And yet, it seems, four decades later, many Israelis still just cannot forgive themselves for winning.
In what has become an annual ritual, a variety of media pundits, left-wing activists and even some officials launch into mournful sessions of hand-wringing and breast-beating. They bemoan the outcome of the Six Day War, grumble about Israel's success in reclaiming Judea, Samaria and Gaza, and sound as if they would have preferred going down in defeat.
Displaying an extraordinary lack of appreciation and an exceptional lack of historical perspective, these critics long to give up the hard-earned fruits of that war of self-defense, all in the vain hope of mollifying an incorrigible foe.
HOW COULD so many forget so much in so short a time? Even now, as Palestinians fire rockets daily at southern Israel from the very same Gaza Strip that we handed over to them two years ago, the proponents of appeasement still refuse to acknowledge the error of their ways.
It seems the only way to explain this phenomenon is to borrow a term from psychology: Certain parts of the Israeli public and its leadership are clearly suffering from what I refer to as "Battered Nation Syndrome." Like a victim of ongoing domestic abuse, the advocates of surrender to the Palestinians cannot muster the wherewithal to hit back at the abuser. All the hallmarks of the syndrome are there: low self-esteem, a belief that the violence aimed against us is somehow our fault, and a tragic pattern of preferring to appease those who terrorize us rather than confront them.
Naturally, this distorted world-view results in an almost obsessive focus on Israel's perceived faults as lying at the root of the conflict with our neighbors.
Consequently, the actions of the Palestinians are downplayed and minimized, excused and ignored, and Israel's policy-making process instead begins to resemble a good, ol'-fashioned. self-inflicted guilt trip.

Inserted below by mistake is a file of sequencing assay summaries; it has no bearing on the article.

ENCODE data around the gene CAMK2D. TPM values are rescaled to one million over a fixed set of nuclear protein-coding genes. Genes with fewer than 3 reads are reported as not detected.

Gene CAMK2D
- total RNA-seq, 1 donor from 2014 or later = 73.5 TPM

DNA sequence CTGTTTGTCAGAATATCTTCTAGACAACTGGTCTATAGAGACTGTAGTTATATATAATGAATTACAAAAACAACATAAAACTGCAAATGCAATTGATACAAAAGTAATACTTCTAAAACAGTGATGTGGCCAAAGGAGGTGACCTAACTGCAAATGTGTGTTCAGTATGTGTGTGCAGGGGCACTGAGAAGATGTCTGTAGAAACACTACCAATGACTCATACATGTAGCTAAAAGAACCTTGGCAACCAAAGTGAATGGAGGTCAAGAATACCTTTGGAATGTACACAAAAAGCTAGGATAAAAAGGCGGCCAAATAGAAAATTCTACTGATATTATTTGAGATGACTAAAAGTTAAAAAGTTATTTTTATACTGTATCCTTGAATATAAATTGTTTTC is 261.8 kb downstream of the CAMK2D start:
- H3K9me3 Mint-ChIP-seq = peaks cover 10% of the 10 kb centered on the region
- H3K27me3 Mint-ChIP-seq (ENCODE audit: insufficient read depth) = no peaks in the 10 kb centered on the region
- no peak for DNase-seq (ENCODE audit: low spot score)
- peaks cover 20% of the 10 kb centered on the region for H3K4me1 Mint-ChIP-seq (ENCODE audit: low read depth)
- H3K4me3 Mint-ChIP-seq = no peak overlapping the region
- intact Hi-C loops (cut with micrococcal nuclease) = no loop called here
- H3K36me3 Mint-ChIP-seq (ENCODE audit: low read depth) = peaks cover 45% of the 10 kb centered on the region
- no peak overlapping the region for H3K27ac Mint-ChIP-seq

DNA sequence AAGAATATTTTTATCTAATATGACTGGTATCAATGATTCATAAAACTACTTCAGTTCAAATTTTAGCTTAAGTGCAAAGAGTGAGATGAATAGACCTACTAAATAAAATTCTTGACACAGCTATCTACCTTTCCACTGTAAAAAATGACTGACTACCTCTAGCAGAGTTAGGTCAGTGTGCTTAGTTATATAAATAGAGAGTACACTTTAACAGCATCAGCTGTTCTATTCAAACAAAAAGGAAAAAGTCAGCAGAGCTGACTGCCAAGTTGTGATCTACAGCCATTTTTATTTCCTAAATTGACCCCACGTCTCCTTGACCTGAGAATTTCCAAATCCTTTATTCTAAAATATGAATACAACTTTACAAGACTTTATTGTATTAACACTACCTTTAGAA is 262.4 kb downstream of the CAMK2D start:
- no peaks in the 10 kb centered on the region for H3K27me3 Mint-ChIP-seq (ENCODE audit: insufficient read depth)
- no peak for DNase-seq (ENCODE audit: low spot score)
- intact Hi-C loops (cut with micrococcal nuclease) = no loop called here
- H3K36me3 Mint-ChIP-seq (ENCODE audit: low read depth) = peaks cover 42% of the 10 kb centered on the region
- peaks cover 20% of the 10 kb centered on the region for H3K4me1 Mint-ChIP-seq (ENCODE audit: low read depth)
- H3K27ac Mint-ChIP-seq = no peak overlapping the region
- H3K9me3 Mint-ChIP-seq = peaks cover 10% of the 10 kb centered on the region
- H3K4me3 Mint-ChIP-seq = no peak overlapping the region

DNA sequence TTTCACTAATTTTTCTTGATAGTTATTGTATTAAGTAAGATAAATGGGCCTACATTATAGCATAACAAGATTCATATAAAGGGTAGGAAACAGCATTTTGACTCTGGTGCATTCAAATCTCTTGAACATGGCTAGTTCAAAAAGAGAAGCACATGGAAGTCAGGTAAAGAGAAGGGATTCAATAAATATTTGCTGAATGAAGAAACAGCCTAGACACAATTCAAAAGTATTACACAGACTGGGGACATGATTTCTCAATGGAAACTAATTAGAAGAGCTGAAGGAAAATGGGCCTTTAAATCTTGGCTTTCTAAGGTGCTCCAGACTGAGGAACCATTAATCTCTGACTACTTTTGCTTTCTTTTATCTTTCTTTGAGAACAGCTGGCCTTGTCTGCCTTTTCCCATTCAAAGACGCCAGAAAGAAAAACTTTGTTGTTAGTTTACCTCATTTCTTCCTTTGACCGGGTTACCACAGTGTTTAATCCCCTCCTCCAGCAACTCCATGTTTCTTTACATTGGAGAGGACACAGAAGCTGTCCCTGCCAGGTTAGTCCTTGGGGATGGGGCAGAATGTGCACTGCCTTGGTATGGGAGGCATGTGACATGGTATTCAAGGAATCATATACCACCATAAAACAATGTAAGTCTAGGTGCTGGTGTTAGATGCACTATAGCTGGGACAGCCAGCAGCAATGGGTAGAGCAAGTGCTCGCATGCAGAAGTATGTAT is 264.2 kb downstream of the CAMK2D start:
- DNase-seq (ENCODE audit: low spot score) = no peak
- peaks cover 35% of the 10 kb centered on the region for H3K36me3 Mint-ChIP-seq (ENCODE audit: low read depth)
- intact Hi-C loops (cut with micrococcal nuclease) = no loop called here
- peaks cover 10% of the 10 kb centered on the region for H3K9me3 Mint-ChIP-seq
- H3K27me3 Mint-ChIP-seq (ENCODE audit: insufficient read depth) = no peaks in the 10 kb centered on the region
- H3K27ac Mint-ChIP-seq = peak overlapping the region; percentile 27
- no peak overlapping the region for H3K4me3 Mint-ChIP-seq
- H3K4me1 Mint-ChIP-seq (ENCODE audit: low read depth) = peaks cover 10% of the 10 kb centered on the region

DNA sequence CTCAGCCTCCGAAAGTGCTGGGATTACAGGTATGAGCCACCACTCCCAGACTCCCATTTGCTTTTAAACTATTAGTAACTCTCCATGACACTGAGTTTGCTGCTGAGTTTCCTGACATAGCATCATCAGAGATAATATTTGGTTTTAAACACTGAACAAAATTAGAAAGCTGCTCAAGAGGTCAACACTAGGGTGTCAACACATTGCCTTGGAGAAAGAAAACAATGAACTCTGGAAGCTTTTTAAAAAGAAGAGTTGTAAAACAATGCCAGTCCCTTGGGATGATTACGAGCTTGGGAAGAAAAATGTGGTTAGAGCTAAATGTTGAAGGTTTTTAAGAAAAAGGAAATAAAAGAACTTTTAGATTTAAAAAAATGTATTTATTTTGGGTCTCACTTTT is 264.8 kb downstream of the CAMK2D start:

But it is time to break out of this collective funk and start viewing the world the way it really is.
TO BEGIN with, Israel should stop apologizing for defeating the Arab states in 1967. Like any other nation, we have the right to defend ourselves, and we have the right not to be thrown in the sea.
What many of the defeatists conveniently choose to ignore is what led up to the 1967 war: increased Palestinian terror, massive Arab military buildups, and public threats by Arab leaders to annihilate the Jewish state.
They also forget that two years prior to 1967, back when Israel did not yet "occupy" the territories, Prime Minister Levi Eshkol put forward a proposal that could have resolved the Arab-Israeli conflict once and for all.
Speaking to the Knesset on May 17, 1965, Eshkol suggested turning the 1949 armistice agreements into peace treaties, and offered to hold direct talks with the Arab states in order to do so.
Pointing out that Egypt, Jordan, Syria and Lebanon, combined had 60 times the land area of the Jewish state, the premier noted that there was no logical reason for the Arabs to continue to pursue war. Instead, he offered a vision of peace that included open borders, bilateral trade, economic cooperation and freedom of access to the holy sites.
All he asked in return, said Eshkol, was "full respect for the independence, sovereignty and territorial integrity of all the States in the region."
But Israel's offer of peace was met two years later with a clear and unequivocal Arab response. Egypt and Syria mobilized their armies and their people, and vowed to destroy the Jewish state.